Monday, 3 October 2011
Four corners of the world?
Been using the four corners of the Marseille Tarot card World to explain some metaphysical projects in my classes. These are projects that take the four predicates Universal, Particular, Abstract and Concrete as special features of the world - its four corners. The top left corner, with the angel, points at the abstract, the eagle corner to the universal, the bottom left to the concrete and the bottom right to the particular.
Then we try to make do with less than four corners - making others dispensable. Some classical projects try to ally either both corners on the bottom to make the other two dispensable (the nominalist projects) or the top corners to make the bottom ones dispensable (the bundle-ist project). The general difficulties of these projects lie at trying to get the bottom out of the top and vice-versa. How to get particularity, for example, out of bundles of properties without having to swallow the undesirable consequences of taking indiscernibility to be enough for identity. The problem in this case is really how to build particularity out of any other corner. That stimulates a metaphysics of tropes (or modes) that would take shades of properties to be an ingredient of the world and therefore abstract particulars to be enough to replace universals and concretes. It also stimulates projects to take concrete universals as primitive and get what abstracts provides and take particulars as parts - indiscernible ingredients are not the same, they are part of the same whole.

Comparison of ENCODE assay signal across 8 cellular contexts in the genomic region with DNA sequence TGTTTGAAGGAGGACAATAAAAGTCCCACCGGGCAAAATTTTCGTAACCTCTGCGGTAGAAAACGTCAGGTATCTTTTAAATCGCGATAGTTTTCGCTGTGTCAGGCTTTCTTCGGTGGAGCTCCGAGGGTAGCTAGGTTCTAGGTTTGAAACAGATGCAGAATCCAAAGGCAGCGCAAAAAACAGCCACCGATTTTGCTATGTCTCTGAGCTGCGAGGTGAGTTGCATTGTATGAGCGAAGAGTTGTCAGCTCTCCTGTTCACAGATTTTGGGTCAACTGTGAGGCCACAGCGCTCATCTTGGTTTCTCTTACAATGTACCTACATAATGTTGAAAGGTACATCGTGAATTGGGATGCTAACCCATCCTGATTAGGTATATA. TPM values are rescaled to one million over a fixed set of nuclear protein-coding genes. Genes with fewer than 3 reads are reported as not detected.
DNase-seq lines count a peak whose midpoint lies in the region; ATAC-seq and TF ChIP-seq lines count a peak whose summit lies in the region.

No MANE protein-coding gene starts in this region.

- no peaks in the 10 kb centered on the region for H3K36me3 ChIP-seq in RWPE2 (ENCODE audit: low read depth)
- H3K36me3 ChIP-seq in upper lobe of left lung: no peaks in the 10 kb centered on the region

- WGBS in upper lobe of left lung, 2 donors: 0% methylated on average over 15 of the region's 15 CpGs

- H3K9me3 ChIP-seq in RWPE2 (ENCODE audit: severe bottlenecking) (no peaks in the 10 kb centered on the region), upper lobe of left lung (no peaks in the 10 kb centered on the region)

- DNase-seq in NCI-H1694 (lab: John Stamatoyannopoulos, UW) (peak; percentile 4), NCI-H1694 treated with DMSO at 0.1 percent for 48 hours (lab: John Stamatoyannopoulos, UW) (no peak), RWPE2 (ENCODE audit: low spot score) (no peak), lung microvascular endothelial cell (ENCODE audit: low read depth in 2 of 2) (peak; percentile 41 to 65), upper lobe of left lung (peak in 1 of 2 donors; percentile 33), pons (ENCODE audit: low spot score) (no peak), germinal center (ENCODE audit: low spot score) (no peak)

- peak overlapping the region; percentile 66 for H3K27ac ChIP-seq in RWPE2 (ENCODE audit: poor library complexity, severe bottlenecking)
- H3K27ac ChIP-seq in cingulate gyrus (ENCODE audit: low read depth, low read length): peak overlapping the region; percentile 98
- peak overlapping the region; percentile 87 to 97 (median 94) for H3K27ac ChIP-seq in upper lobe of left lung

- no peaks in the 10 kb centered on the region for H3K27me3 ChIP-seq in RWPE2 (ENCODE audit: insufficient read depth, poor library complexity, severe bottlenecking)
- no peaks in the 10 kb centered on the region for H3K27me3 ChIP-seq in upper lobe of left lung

The exercise is interesting because it tells us something about how the tarot card folds - what can you get with an origami made of the World Marseille card. It reveals how difficult, for instance, it is to get concreteness (in terms of co-presence of tropes of properties) out of the other corners. Even if particulars are taken care of by tropes. Also the abstract is very difficult to make redundant even if properties are taken care by concrete universals. In fact, all corners are equally difficult to dispense, but for very difficult reasons.